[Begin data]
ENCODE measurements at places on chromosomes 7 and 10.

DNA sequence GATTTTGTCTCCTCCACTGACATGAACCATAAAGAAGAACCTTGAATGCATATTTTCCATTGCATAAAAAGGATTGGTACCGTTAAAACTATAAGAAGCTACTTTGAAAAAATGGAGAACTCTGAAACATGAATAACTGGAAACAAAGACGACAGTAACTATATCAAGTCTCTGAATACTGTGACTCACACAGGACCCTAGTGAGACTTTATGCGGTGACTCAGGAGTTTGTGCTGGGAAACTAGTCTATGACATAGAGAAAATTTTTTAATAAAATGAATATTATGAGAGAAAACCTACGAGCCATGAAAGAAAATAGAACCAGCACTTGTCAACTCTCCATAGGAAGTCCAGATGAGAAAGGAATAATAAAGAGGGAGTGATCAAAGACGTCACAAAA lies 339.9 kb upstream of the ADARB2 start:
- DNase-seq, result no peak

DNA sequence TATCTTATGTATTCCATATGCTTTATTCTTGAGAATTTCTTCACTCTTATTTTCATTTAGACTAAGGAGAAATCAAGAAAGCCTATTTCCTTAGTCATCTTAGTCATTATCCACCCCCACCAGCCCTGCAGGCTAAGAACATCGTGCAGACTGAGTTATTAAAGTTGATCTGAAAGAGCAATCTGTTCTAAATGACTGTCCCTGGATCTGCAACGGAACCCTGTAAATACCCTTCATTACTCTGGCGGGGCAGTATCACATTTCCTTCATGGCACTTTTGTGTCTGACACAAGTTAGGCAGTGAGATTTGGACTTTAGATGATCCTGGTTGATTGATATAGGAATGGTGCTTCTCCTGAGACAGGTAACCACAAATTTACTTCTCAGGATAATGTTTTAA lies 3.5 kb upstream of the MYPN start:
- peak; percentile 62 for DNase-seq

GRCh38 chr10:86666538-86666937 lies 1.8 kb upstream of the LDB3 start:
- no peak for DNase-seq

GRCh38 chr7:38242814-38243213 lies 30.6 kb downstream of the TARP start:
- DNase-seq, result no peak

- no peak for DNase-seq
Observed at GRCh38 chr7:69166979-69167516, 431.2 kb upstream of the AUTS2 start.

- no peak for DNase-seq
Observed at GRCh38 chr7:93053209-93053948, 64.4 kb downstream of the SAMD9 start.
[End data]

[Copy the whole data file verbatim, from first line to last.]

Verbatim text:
ENCODE measurements at places on chromosomes 7 and 10.

DNA sequence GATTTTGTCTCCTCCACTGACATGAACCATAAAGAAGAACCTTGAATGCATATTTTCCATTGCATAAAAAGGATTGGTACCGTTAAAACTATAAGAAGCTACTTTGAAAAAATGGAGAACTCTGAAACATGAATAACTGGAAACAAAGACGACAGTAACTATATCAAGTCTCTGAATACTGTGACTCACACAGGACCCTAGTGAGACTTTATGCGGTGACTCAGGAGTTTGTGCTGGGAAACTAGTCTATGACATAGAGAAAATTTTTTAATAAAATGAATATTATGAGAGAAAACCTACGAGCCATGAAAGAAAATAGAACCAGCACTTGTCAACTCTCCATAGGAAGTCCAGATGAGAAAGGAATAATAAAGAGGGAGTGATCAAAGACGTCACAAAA lies 339.9 kb upstream of the ADARB2 start:
- DNase-seq, result no peak

DNA sequence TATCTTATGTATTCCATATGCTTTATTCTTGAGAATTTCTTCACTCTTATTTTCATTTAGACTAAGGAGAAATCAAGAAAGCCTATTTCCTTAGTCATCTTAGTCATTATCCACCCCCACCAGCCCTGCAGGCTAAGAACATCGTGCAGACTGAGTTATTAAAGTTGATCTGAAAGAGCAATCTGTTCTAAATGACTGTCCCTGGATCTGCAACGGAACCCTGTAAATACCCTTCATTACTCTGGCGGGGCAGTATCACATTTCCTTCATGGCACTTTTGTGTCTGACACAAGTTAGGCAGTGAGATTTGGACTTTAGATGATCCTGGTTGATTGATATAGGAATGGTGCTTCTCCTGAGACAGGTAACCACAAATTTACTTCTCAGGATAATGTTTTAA lies 3.5 kb upstream of the MYPN start:
- peak; percentile 62 for DNase-seq

GRCh38 chr10:86666538-86666937 lies 1.8 kb upstream of the LDB3 start:
- no peak for DNase-seq

GRCh38 chr7:38242814-38243213 lies 30.6 kb downstream of the TARP start:
- DNase-seq, result no peak

- no peak for DNase-seq
Observed at GRCh38 chr7:69166979-69167516, 431.2 kb upstream of the AUTS2 start.

- no peak for DNase-seq
Observed at GRCh38 chr7:93053209-93053948, 64.4 kb downstream of the SAMD9 start.